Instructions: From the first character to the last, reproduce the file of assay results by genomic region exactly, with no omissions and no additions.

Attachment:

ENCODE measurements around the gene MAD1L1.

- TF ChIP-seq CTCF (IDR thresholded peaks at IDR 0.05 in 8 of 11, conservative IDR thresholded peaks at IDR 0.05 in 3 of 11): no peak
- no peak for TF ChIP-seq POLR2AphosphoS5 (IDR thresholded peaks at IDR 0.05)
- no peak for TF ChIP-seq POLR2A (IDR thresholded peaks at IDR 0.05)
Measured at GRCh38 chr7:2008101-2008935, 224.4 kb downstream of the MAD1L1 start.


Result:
ENCODE measurements around the gene MAD1L1.

- TF ChIP-seq CTCF (IDR thresholded peaks at IDR 0.05 in 8 of 11, conservative IDR thresholded peaks at IDR 0.05 in 3 of 11): no peak
- no peak for TF ChIP-seq POLR2AphosphoS5 (IDR thresholded peaks at IDR 0.05)
- no peak for TF ChIP-seq POLR2A (IDR thresholded peaks at IDR 0.05)
Measured at GRCh38 chr7:2008101-2008935, 224.4 kb downstream of the MAD1L1 start.